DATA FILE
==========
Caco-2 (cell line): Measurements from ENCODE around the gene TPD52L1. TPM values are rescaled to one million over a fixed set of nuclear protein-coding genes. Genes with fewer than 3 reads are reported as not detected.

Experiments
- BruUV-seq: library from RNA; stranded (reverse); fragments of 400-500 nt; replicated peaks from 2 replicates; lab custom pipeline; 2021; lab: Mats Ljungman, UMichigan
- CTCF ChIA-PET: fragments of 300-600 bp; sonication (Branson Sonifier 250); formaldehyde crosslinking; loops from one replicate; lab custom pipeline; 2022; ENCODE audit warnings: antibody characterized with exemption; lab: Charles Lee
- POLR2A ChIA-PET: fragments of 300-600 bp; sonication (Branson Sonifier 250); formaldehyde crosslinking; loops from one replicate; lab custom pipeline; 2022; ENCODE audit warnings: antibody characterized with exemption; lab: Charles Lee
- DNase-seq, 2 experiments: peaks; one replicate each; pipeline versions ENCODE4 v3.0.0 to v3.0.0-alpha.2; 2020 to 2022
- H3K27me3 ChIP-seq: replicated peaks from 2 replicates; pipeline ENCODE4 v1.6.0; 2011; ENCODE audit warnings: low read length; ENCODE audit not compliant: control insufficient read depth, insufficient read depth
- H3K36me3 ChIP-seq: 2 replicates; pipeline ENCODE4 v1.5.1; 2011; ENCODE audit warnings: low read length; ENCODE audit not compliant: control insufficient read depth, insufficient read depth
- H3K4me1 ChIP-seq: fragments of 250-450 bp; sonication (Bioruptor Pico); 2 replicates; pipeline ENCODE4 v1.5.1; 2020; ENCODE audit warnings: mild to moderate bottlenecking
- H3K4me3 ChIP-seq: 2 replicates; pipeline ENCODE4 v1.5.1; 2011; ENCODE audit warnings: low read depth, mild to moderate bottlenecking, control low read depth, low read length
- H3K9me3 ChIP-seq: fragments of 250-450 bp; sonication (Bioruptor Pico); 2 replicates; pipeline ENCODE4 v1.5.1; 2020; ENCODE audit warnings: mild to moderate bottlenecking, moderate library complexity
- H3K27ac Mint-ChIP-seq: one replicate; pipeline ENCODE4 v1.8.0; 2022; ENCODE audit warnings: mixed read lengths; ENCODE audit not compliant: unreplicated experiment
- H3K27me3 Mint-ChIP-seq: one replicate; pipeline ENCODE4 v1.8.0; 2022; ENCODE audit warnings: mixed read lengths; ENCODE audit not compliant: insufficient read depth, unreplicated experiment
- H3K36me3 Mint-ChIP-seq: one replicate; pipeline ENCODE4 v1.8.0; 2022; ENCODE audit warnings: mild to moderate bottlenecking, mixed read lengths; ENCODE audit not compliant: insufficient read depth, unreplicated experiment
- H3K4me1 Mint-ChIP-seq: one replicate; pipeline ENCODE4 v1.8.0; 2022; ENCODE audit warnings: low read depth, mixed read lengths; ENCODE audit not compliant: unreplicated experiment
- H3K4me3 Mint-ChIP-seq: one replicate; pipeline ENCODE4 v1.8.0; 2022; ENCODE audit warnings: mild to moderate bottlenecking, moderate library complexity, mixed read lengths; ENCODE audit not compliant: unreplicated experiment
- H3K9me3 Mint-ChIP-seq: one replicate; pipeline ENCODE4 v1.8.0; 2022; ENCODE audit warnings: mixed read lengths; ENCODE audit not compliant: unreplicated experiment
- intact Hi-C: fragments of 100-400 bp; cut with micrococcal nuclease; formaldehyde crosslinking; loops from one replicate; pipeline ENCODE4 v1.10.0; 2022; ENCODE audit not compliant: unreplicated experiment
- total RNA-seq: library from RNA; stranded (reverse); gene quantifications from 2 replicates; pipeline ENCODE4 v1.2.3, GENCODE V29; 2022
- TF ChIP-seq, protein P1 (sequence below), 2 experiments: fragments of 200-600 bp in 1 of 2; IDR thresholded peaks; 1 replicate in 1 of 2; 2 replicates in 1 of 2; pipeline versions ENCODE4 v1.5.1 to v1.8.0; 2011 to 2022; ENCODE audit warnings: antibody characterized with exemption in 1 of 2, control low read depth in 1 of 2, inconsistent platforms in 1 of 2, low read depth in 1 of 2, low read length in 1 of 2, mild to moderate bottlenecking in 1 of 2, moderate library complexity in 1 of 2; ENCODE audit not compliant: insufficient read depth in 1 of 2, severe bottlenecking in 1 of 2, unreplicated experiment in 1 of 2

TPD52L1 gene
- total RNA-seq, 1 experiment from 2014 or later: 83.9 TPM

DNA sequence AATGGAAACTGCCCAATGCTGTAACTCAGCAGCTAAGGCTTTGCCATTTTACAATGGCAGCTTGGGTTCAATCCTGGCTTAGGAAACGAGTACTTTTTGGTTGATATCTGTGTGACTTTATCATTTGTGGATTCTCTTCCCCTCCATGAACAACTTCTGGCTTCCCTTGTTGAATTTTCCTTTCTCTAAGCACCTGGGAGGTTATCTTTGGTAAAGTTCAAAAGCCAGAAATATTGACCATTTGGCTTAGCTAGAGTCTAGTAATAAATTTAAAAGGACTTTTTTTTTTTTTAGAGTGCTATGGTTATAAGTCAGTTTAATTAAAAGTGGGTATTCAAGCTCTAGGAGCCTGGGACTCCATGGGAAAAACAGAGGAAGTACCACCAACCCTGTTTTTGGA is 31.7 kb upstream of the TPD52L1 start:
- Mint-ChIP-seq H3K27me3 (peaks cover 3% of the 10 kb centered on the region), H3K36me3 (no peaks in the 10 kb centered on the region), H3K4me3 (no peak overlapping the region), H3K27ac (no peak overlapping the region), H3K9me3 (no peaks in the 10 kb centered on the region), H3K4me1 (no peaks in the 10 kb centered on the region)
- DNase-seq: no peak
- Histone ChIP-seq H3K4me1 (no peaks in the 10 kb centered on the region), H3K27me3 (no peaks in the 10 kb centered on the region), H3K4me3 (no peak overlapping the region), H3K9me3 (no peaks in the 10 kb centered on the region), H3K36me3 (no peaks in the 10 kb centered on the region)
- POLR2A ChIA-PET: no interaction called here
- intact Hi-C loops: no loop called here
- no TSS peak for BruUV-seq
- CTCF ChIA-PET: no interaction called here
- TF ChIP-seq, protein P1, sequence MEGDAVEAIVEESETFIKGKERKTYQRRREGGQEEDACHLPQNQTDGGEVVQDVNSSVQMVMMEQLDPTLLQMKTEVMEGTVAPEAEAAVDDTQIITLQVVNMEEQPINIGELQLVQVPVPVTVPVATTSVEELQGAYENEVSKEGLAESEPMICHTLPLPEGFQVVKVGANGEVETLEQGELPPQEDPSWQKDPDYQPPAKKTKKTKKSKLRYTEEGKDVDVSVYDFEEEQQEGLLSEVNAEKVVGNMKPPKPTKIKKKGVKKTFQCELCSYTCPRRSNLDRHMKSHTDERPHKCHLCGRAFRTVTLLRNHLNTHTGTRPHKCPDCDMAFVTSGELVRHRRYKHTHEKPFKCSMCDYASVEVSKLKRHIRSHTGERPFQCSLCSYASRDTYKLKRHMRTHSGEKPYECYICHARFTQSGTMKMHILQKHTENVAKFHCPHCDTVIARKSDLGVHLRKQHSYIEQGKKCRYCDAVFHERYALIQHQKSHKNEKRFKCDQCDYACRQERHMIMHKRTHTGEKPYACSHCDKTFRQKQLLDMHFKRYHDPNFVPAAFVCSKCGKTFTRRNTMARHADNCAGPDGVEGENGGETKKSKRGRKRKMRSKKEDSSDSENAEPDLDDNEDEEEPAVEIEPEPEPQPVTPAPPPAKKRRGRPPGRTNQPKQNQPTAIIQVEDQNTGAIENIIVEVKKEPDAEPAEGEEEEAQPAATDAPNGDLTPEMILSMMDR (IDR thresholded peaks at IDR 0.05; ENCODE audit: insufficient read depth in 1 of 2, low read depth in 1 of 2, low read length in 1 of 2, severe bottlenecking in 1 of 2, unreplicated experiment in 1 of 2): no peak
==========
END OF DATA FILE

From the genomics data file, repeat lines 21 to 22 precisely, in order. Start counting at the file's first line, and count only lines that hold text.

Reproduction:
TPD52L1 gene
- total RNA-seq, 1 experiment from 2014 or later: 83.9 TPM